There were only 13 years of issue for San Francisco minted No Motto Liberty Head Eagles. Today there are only three years of issue that are available at relatively modest prices; they are 1854, 1856, and 1857.

Liberty Head Eagle, With Motto (1866–1907) Uncirculated Condition

Beginning in 1866 the motto “In God We Trust” was added to all U.S. coins that were large enough to accommodate it. While the $10 Liberty Eagle, With Motto, continued to be minted in Philadelphia, New Orleans and San Francisco, it was also minted in Carson City and Denver, when those mints were established in 1870 and 1906 respectively.

After the discovery of the Comstock Lode near Carson City, Nevada in the late 1860’s, the city’s founding father Abraham Curry successfully lobbied the U.S. government to establish a mint there. The Carson City Mint first struck coins in 1870 and did so until closing just 23 years later in 1893. This mint was a truly regional mint and it only made enough coins to satisfy currency demand in the area, so mintages of Carson City gold coins were unusually low when compared to other mint production rates. Only 1891 had a mintage over 100,000 coins, most other years were under 10,000. Today the 1891 $10 Liberty Eagle is the only modestly priced Carson City $10 gold coin.

Almost every With Motto Liberty Head Eagle minted between 1866 and 1879 is a rarity in modern times with three exceptions from the Philadelphia Mint, which are the 1874, 1878 and 1879 issues. For the remaining years of issue for the series, 1880 – 1907, the coins minted at Philadelphia, San Francisco and to a degree New Orleans, become much more readily available with many affordable choices in uncirculated condition. Collecting a complete set of coins in uncirculated condition from 1890 to 1907, from all five mints that struck coins during these years (P, S, O, CC, and D) is both affordable and doable.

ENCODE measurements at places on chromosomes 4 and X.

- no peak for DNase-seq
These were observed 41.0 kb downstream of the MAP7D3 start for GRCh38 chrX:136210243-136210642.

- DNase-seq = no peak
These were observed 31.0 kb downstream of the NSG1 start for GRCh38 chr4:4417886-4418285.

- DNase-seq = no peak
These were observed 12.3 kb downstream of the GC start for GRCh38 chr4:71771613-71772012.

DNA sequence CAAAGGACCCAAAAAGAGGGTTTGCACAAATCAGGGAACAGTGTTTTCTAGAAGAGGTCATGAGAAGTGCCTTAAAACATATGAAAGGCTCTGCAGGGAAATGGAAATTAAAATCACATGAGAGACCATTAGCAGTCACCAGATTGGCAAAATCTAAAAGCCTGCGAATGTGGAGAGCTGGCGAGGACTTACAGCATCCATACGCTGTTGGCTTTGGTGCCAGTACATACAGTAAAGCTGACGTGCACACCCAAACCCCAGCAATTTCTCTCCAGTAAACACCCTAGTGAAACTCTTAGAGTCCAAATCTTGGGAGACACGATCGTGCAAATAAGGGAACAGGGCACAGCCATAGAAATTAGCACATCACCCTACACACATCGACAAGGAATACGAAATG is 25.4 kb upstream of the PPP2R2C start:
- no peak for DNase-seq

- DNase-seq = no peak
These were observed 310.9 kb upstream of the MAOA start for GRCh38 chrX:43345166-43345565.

And that brings us to the last mint to strike the Liberty Head Eagle, With Motto, the Denver Mint. Like the areas around the San Francisco and Carson City Mints, gold was discovered in the Denver area in 1858. The ensuing gold rush was dubbed the Pikes Peak gold rush, after the fabled mountain in the vicinity that all could see from far and wide. The gold harvested between 1859 and 1863 was privately minted into coins by Clark, Gruber and Company until the U.S. government bought them out and established an assay office there in 1863. It wasn’t until many years later though, in 1896, that the building that has become the Denver Mint was authorized and finally built. Coining began in February of 1906.

$10 Liberty Head Eagles were only minted in Denver for two years, 1906 and 1907. The Theodore Roosevelt and Augustus Saint-Gaudens inspired Indian Head design change in late 1907 ended the long reign of the Liberty Head gold coinage permanently. Fortunately for collectors, mintages for these two years were relatively high at 981,100 for 1906 and 1,030,000 for 1907. Both of these issues are easily obtained in uncirculated condition today at modest prices. The “D” mint mark is the only mint mark to appear on coins minted at two different mints, the Dahlonega Mint from 1838 to 1861 and Denver Mint from 1906 to 2013.